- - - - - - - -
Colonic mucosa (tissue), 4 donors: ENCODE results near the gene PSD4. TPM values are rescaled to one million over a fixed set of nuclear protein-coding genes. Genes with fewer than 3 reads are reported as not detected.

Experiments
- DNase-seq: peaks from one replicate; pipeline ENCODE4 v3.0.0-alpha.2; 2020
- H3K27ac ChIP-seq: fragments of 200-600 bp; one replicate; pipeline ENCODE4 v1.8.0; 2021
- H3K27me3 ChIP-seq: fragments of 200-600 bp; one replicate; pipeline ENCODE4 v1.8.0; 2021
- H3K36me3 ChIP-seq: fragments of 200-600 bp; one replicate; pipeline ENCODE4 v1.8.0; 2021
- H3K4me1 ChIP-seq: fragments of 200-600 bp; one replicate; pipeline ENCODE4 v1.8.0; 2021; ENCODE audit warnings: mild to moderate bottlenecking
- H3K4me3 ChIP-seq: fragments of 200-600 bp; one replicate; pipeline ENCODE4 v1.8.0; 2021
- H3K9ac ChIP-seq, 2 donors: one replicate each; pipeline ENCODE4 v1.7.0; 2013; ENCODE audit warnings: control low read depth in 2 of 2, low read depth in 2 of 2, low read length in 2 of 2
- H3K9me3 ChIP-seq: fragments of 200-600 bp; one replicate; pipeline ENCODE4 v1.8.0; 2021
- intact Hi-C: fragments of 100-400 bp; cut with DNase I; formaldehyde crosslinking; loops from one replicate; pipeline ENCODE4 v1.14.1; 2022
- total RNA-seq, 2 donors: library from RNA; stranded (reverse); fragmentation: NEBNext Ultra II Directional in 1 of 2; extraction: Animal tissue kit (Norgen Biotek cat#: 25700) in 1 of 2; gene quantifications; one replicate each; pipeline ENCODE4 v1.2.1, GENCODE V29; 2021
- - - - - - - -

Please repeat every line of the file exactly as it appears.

Colonic mucosa (tissue), 4 donors: ENCODE results near the gene PSD4. TPM values are rescaled to one million over a fixed set of nuclear protein-coding genes. Genes with fewer than 3 reads are reported as not detected.

Experiments
- DNase-seq: peaks from one replicate; pipeline ENCODE4 v3.0.0-alpha.2; 2020
- H3K27ac ChIP-seq: fragments of 200-600 bp; one replicate; pipeline ENCODE4 v1.8.0; 2021
- H3K27me3 ChIP-seq: fragments of 200-600 bp; one replicate; pipeline ENCODE4 v1.8.0; 2021
- H3K36me3 ChIP-seq: fragments of 200-600 bp; one replicate; pipeline ENCODE4 v1.8.0; 2021
- H3K4me1 ChIP-seq: fragments of 200-600 bp; one replicate; pipeline ENCODE4 v1.8.0; 2021; ENCODE audit warnings: mild to moderate bottlenecking
- H3K4me3 ChIP-seq: fragments of 200-600 bp; one replicate; pipeline ENCODE4 v1.8.0; 2021
- H3K9ac ChIP-seq, 2 donors: one replicate each; pipeline ENCODE4 v1.7.0; 2013; ENCODE audit warnings: control low read depth in 2 of 2, low read depth in 2 of 2, low read length in 2 of 2
- H3K9me3 ChIP-seq: fragments of 200-600 bp; one replicate; pipeline ENCODE4 v1.8.0; 2021
- intact Hi-C: fragments of 100-400 bp; cut with DNase I; formaldehyde crosslinking; loops from one replicate; pipeline ENCODE4 v1.14.1; 2022
- total RNA-seq, 2 donors: library from RNA; stranded (reverse); fragmentation: NEBNext Ultra II Directional in 1 of 2; extraction: Animal tissue kit (Norgen Biotek cat#: 25700) in 1 of 2; gene quantifications; one replicate each; pipeline ENCODE4 v1.2.1, GENCODE V29; 2021